Addressing a sensitive topic like wrongful death in a newsletter like this is a challenge. My tendency is to keep some levity in whatever I write – but of course there is nothing funny about the untimely death of a loved one. I firmly hope nobody reading this has, or ever will have, personal experience with a wrongful death claim, but it is almost a certainty that somebody reading, or somebody within one or two degrees of separation from this audience, either has or will have experienced the loss of a loved one because of careless driving or some other act of negligence. It happens and it is tragic.
“Wrongful death” is the commonly-used term to describe the legal claim for damages arising from the criminally- or negligently-caused death of a person. Unlike what we call a “survivor action” – a personal injury claim belonging to the estate of a deceased person for the pain, suffering, fear, and other physical and emotional injuries a person experienced from a fatal injury – the wrongful death claim belongs to the survivors of the decedent. However, because in a wrongful death case, unlike a typical personal injury claim, the person with the right to make the claim is not the person who was directly injured, it can be less than obvious how to proceed.
(First, as always, if you think you might be legally entitled to wrongful death damages, talk to an attorney. There is no substitute for timely, experienced legal advice.)
Generally, though, when a person is negligently or otherwise wrongfully killed, four possible people or categories of people may bring a wrongful death claim, in this order of priority:
- If the decedent was married, the surviving spouse may bring the claim. In this case, any recovery would be shared equally by the spouse and any children, with the spouse receiving no less than one-third of the total recovery;
- If there is no surviving spouse but there are children, the children may bring the claim;
- If there is no surviving spouse and no children, the parents may bring the claim;
- If nobody else qualifies to bring a wrongful death claim, the personal representative (executor or estate administrator) of the decedent may bring the claim, with the recovery to be held for the benefit of the decedent’s heirs.
Calculating the value of the wrongful death claim is an exercise in both economics and philosophy, as Georgia law makes the measure of damages in such a case the “full value of the life of the decedent.” That “full value” is to be looked at from the decedent’s perspective, not that of the survivor(s), and includes both economic and non-economic damages.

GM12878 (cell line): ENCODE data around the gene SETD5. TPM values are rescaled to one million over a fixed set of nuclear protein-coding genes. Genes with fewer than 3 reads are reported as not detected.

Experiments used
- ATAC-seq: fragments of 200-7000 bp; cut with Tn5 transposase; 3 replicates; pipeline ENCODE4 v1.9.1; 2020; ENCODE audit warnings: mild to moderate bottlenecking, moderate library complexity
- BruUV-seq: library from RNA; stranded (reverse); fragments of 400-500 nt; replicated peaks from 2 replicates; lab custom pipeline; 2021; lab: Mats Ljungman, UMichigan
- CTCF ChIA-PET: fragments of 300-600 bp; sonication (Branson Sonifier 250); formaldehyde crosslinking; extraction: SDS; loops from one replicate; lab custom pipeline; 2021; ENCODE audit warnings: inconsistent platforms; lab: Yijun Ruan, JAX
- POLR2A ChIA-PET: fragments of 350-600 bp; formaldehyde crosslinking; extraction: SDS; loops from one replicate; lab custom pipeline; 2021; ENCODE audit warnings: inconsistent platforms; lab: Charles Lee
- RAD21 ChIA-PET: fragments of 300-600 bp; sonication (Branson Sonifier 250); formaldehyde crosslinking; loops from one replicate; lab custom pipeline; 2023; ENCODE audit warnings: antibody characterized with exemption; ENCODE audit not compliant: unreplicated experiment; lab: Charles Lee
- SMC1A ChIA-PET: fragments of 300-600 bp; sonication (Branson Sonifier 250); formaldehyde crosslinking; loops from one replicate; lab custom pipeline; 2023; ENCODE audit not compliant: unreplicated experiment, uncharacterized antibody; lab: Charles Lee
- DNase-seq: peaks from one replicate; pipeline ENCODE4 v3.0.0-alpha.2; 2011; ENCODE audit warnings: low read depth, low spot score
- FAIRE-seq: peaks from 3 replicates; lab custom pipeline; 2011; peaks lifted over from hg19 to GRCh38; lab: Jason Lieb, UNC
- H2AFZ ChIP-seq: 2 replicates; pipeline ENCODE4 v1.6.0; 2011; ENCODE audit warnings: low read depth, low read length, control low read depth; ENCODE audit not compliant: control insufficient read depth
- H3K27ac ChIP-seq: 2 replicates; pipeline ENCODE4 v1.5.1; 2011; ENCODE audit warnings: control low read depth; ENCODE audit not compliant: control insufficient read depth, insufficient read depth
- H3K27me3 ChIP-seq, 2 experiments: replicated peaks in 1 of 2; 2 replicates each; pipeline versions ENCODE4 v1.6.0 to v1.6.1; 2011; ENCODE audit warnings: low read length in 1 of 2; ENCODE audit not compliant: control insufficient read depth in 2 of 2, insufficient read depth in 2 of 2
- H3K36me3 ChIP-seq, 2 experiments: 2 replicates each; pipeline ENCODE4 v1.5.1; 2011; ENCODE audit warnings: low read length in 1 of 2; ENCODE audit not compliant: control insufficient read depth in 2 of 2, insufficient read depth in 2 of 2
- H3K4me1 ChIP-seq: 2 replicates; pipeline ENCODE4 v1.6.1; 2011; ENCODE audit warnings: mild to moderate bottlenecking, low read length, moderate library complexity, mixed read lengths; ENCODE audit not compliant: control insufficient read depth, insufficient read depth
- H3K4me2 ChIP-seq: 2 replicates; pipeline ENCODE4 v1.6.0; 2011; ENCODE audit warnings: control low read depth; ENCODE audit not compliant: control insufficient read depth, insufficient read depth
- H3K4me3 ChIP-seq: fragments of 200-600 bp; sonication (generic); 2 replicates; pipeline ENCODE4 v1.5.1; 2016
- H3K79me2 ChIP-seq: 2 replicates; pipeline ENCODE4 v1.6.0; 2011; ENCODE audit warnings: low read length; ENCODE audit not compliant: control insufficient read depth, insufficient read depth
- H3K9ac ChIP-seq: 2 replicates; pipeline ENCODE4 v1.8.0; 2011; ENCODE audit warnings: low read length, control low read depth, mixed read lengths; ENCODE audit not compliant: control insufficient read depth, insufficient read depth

For example, if the decedent was in the middle of a career, the economic damages would include whatever the decedent would have been reasonably expected to earn for the rest of his or her life. If the decedent was nearing the end of a career or already retired, the economic damages would generally be lower; if the decedent was especially young and had more earning years in the future, the economic damages would generally be higher. Making this kind of calculation often requires the services of an expert economist. Georgia makes the calculation a bit easier, though, and considerably more favorable to the claimant, by requiring that the value of the decedent’s life be calculated “without deducting for any of the necessary or personal expenses” the decedent would have incurred if he or she had lived.
On the non-economic side the analysis tends toward the philosophical. Obviously life expectancy is a factor, and one we have some proven tools to estimate, but how do you put a value on that life expectancy? To borrow from Broadway, do you measure “in daylights, in sunsets, in midnights, in cups of coffee, in inches, in miles, in laughter, in strife?” Truths learned, tears cried? From the decedent’s perspective, perhaps the most important consideration is the enjoyment the person missed out on because his or her life was cut short. Factors to consider would include the person’s age, health, activities, family relationships, friendships, hobbies, independence, responsibilities, and even personality, but ultimately this has to be determined by the enlightened conscience of an impartial jury. The calculation is necessarily subjective – and complex – and in the hands of a jury it could take a long time to reach a consensus.
In any event, the value of a life lost is enormous, and no amount of compensation can replace a loved one or the shared time lost, so we should remember to live every day to the fullest and cherish our loved ones as much as we can. As always, I hope nobody reading this ever needs to talk to us about a wrongful death or other personal injury claim. Tragedies happen, though, and when they do we are here to help you, all the way.